Memorable Manitobans: Andrew Lorne Campbell (1920-2014)
Lawyer, community activist.
Born at Winnipeg in 1920, a son of Arnold Campbell and Petrina Wilson, brother of A. Lorne Campbell, he graduated from United College then attended the Manitoba Law School. He interrupted his education to serve in the Royal Canadian Artillery during the Second World War, participating in the D-Day invasion of Juno Beach. He later continued his affiliation with the army as a Governor of the Canadian Corps of Commissionaires (Manitoba Division).
Returning to Manitoba after his military service, he completed his legal training and was called to the Manitoba Bar in 1947. He practiced successively with the firms of Kelly and Campbell; Campbell and Haig; Campbell, Kelly and Mercury; and Aikins, MacAulay and Thorvaldson. He was made a Queen’s Counsel (1960), was President (1960-1961) of the Manitoba Bar Association, President (1966-1967) and Life Bencher (1967-2014) of the Law Society of Manitoba, and President of the Canadian Bar Association (1970-1971). He retired from law practice in 2005.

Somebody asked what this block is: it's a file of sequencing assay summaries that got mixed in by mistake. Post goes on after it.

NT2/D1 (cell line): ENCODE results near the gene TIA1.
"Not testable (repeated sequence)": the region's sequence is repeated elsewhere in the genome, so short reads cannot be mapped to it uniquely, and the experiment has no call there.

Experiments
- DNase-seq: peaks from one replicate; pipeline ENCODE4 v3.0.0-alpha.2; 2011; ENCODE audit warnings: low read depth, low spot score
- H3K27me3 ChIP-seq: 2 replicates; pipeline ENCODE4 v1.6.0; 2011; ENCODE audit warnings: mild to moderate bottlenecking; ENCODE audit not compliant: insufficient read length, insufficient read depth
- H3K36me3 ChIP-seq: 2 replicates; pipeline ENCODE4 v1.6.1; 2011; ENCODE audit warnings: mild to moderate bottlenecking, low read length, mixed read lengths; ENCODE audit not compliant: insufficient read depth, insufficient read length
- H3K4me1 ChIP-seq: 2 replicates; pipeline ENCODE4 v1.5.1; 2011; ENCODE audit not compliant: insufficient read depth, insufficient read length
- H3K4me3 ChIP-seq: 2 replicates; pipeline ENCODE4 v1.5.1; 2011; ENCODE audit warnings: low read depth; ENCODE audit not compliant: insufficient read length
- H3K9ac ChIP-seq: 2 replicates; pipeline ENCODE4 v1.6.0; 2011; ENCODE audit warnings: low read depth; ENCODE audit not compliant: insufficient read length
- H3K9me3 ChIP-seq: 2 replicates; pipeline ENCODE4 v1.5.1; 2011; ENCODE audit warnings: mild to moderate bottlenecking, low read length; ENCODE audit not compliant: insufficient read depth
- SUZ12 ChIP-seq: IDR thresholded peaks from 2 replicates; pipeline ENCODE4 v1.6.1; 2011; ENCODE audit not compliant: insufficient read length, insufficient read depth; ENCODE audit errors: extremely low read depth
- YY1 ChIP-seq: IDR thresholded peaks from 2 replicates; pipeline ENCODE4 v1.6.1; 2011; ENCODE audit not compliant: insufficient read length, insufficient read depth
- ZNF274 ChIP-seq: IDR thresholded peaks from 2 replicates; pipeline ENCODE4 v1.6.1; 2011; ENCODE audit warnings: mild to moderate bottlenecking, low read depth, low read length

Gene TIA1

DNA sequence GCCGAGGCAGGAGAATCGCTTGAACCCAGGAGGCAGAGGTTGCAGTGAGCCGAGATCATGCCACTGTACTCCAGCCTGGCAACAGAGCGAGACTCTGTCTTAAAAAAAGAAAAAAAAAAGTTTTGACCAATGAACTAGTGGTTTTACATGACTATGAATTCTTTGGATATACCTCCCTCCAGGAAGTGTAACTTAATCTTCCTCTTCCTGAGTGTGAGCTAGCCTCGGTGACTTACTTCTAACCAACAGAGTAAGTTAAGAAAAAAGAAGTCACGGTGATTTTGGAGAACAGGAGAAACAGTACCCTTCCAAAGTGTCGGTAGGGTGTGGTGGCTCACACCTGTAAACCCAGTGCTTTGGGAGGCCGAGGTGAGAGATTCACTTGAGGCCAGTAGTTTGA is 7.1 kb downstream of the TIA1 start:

He was a member of the Canadian Tax Founation and Independent Committee for the Review of the Office of the Auditor General of Canada; a Trustee for the Manitoba Law School, and assisted in having it become the Faculty of Law at the University of Manitoba. He served as President of the Society for Crippled Children and Adults of Manitoba (Society for Manitobans with Disabilities) and the Canadian Rehabilitation Council for the Disabled. He was a Director of the Manitoba Cancer Treatment and Research Foundation (CancerCare Manitoba), Deer Lodge Foundation for Geriatrics, and Winnipeg Habitat for Humanity Foundation.
As Chairman of the University of Manitoba’s Centennial Campaign, which oversaw construction of its Max Bell Centre, he received the Peter D. Curry Chancellor’s Award and an honorary Doctor of Laws (1977). He was also a charter member of the Advisory Council for St. John’s College Capital Campaign and received an honorary Doctor of Canon Law (1993). In recognition of his exemplary community service, he was inducted into the Order of Canada (1986) and he received the Distinguished Service Award from the Manitoba Bar Association (1992).
He and wife Kathleen had four children. He was a Life Member of the Manitoba Club, member and Honorary Solicitor for the Lord Selkirk Association of Rupert’s Land, and Honorary Life Member and President (1983-1984) of the St. Andrew’s Society of Winnipeg.
“Ten Manitobans on honors list,” Winnipeg Free Press, 31 December 1960, page 1.
Obituary, Winnipeg Free Press, 25 January 2014, page B13.
This page was prepared by Gordon Goldsborough.
Page revised: 15 January 2017